Daniel R. Flannery, Morgans Hotel Group

Daniel R. Flannery


Editors’ Note

Daniel Flannery has held his current post since joining the company in April 2011. Prior to this, Flannery was the Vice President and Managing Director for Marriott International, Inc. from January 2009 to April 2011. Earlier, he spent seven years at The Ritz-Carlton Hotel Company as its General Manager and Area Vice President for New York and Boston. Flannery served on the executive committee and board of directors for the Tisch Center for Hospitality, Tourism, and Sports Management at New York University as well as the Dean’s Advisory Council for the Smith School of Business at the University of Maryland. He is also a distinguished lecturer for the New York University Brener Lecture Series and he served on the board of directors for the Hotel Association of New York City from 2007 to 2009. Flannery received a Bachelor of Science from the Smith School of Business at the University of Maryland.

Company Brief

Morgans Hotel Group Co. (www.morganshotelgroup.com) is widely credited as the creator of the first “boutique” hotel and a continuing leader of the hotel industry’s boutique sector. Morgans Hotel Group operates Delano in South Beach and Marrakech; Mondrian in Los Angeles, South Beach, and New York; Hudson, Morgans, and Royalton in New York; Shore Club in South Beach; Clift in San Francisco; and Sanderson and St Martins Lane in London. Morgans Hotel Group has ownership interests or wholly owns several of these hotels. Morgans Hotel Group has other property transactions in various stages of completion, including Delano properties in Las Vegas, Nevada; Cesme, Turkey; Moscow, Russia; and Cartagena, Colombia. Mondrian properties in London, England; Istanbul, Turkey; Doha, Qatar; and Baha Mar in Nassau, The Bahamas, and a Hudson in London, England. Morgans Hotel Group also owns a 90 percent controlling interest in The Light Group, a leading lifestyle food and beverage company.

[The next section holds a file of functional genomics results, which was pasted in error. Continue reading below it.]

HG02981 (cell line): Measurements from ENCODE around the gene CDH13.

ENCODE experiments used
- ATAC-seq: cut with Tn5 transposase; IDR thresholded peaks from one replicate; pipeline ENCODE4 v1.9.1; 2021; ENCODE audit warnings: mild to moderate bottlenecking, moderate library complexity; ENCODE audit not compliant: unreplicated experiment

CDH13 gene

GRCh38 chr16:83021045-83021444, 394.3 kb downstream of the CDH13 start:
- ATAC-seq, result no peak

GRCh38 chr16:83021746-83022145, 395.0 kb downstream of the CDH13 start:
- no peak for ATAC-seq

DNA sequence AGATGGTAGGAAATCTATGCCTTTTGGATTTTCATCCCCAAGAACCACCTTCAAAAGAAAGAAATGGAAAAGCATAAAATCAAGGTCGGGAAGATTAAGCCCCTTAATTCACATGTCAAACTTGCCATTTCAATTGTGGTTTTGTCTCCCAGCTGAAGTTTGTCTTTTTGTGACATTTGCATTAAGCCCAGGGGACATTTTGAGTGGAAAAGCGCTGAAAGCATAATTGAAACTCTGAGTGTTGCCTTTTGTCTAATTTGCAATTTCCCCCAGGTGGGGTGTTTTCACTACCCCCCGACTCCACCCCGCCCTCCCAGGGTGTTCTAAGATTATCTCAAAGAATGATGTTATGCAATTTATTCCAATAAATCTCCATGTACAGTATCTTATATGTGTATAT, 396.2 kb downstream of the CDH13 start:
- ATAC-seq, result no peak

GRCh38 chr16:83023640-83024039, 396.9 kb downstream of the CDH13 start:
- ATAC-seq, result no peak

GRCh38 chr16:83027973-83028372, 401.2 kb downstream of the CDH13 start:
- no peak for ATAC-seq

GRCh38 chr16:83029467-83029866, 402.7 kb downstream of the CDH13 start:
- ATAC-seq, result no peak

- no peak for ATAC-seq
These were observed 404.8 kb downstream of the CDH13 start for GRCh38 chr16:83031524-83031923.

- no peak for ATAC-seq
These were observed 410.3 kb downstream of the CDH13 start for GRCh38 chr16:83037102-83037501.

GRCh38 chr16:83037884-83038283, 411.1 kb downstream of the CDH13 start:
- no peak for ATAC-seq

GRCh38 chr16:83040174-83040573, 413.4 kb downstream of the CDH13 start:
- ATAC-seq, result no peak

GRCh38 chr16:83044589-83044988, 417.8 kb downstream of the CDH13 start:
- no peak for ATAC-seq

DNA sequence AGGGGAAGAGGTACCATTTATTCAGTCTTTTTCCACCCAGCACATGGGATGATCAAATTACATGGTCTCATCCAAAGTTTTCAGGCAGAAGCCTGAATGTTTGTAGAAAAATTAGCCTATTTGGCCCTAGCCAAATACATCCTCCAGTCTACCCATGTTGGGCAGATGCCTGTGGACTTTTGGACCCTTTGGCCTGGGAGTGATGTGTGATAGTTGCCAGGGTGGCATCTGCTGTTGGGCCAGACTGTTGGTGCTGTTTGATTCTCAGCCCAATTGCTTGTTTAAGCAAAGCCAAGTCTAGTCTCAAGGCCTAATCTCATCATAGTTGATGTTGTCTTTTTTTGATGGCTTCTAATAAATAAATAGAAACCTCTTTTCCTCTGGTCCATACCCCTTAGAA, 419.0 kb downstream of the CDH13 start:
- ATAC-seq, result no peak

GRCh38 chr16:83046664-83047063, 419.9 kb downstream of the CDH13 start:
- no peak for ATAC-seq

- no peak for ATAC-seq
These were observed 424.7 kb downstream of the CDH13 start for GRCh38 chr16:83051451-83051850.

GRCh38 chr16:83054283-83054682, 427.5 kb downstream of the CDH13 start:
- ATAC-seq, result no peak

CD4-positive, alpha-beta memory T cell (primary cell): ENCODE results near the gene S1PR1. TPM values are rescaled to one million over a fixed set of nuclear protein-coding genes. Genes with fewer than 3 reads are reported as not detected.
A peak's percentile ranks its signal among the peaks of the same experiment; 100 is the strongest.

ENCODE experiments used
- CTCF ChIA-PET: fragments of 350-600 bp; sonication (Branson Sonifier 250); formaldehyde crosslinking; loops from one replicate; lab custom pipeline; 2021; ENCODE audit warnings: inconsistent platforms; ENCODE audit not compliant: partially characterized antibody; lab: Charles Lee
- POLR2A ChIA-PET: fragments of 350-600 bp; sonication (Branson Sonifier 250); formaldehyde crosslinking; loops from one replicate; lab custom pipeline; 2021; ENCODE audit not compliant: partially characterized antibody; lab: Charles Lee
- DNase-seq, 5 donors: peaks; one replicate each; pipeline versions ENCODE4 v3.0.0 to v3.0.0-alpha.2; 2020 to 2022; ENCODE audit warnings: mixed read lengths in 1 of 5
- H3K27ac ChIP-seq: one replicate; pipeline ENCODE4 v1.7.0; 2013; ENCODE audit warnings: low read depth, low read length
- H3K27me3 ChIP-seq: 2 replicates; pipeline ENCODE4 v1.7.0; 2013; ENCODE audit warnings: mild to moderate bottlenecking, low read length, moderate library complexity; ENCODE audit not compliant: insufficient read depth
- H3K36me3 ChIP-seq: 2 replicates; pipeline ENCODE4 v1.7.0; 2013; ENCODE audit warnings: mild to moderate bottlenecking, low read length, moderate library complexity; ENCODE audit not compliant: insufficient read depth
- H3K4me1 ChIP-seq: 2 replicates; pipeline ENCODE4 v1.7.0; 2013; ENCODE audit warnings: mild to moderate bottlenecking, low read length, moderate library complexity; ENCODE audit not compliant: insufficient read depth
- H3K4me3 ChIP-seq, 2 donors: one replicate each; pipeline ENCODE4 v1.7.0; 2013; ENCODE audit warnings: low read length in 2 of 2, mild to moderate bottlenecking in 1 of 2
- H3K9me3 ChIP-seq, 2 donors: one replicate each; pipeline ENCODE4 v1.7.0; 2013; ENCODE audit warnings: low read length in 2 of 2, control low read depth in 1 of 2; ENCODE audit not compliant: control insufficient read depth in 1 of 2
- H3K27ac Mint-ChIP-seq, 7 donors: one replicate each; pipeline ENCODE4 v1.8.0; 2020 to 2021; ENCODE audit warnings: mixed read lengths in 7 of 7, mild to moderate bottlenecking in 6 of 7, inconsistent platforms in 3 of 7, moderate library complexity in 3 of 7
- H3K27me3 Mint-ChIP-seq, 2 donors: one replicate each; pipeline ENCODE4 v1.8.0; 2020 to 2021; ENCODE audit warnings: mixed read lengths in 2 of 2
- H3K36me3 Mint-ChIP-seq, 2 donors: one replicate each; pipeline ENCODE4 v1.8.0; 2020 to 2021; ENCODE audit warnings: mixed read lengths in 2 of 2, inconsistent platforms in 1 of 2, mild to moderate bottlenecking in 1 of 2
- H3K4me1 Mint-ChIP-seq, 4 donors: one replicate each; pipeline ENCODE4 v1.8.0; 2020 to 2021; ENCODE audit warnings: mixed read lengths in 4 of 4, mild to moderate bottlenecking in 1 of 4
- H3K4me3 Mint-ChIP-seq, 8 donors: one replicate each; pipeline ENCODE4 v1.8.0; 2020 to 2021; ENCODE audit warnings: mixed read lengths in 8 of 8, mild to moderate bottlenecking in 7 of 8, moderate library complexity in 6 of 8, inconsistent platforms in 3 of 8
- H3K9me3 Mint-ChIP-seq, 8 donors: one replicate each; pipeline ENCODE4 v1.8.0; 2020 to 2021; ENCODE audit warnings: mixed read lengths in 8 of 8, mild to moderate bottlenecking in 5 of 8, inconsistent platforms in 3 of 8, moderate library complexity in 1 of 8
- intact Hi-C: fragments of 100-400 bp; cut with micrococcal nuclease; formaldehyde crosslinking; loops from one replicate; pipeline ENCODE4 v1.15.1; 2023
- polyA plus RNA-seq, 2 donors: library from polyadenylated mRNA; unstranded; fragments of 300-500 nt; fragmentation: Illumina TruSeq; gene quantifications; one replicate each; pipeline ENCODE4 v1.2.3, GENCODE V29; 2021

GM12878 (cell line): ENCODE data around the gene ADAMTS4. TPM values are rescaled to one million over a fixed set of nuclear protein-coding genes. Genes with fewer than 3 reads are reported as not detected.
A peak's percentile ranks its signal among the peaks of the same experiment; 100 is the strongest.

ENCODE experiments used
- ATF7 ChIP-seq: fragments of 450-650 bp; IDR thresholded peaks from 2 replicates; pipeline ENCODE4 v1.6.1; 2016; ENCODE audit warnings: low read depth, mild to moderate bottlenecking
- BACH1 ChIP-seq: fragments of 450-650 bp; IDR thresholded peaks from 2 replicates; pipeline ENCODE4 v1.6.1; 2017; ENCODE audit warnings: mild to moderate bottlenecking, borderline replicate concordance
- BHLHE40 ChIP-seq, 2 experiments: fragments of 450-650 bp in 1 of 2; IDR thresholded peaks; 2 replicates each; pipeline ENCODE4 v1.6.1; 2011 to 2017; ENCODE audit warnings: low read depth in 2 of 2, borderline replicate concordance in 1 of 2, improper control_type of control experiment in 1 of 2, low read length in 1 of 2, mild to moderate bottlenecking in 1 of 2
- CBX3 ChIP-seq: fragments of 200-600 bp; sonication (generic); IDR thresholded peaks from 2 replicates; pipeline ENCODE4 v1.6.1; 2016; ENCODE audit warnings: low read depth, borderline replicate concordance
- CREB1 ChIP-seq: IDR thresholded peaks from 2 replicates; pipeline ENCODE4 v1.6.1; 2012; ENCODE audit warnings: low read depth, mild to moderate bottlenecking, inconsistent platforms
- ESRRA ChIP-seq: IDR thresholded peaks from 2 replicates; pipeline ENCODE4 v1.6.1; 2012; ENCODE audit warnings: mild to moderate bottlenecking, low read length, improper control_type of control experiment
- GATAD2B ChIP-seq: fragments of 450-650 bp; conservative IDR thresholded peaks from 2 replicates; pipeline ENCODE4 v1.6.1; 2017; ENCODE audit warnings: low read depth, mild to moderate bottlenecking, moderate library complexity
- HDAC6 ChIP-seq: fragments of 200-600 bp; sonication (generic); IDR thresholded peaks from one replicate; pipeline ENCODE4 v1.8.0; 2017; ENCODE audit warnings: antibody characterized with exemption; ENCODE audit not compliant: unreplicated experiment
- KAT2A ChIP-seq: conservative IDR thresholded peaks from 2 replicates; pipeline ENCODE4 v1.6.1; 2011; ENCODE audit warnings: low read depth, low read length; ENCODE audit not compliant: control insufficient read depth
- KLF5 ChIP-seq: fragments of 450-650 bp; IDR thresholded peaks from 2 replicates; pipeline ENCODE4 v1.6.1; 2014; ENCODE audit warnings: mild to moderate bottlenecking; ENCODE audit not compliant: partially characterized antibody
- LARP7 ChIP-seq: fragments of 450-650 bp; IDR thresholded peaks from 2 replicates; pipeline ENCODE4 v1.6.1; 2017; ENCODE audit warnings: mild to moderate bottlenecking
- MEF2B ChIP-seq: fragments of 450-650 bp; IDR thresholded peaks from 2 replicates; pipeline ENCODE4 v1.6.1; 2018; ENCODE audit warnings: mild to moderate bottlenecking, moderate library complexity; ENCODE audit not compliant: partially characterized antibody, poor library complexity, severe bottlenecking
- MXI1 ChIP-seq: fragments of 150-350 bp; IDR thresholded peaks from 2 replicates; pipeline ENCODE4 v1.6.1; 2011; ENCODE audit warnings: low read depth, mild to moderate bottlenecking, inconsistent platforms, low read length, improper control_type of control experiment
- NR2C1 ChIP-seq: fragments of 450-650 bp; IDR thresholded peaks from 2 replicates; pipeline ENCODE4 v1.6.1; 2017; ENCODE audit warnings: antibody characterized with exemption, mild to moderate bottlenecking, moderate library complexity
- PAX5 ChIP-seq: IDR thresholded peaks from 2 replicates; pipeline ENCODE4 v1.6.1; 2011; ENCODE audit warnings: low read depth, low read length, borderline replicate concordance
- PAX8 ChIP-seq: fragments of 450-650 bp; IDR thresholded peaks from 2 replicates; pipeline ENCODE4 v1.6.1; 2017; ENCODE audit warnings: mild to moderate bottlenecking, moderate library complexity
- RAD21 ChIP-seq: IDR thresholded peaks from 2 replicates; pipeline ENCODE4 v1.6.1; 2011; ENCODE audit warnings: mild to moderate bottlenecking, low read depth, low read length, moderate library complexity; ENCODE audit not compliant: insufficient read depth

Would you describe the strength of Morgans in its markets?

Other than two hotels in London, our current operations are all in North America.

Generally, all of the North American markets are strong. New York is having a good year; Miami is having its second strong year in a row; San Francisco is probably the strongest of all the markets for the second year in a row because there is no new supply growth there.

There is a little bit of supply growth in LA; there is a lot in Miami; and there is too much in New York City.

Facade of St Martins Lane in London

Facade of St Martins Lane in London

Are there common traits that link your properties to Morgans Hotel Group or is each focused on what works best in the local market?

We have “Morganisms,” which are deliberate points of distinction regarding things we do differently in our hotels versus the traditional approach to the hotel business, like a certain focus on authenticity and simplicity.

There are a lot of Morganisms in the way we design hotels, like not having patterned carpets, for instance.

All of our hotels are designed with a story in mind that is unique to its location and captures the energy of the city while remaining true to our brand identity.

Is the target market in each of the properties similar?

We have hotels you would consider high-end luxury like Delano that compete rate-wise with any of the hotels in South Beach. We also have a brand like Hudson that is more economy positioned and priced, with smaller rooms and amenities that are in a different tier.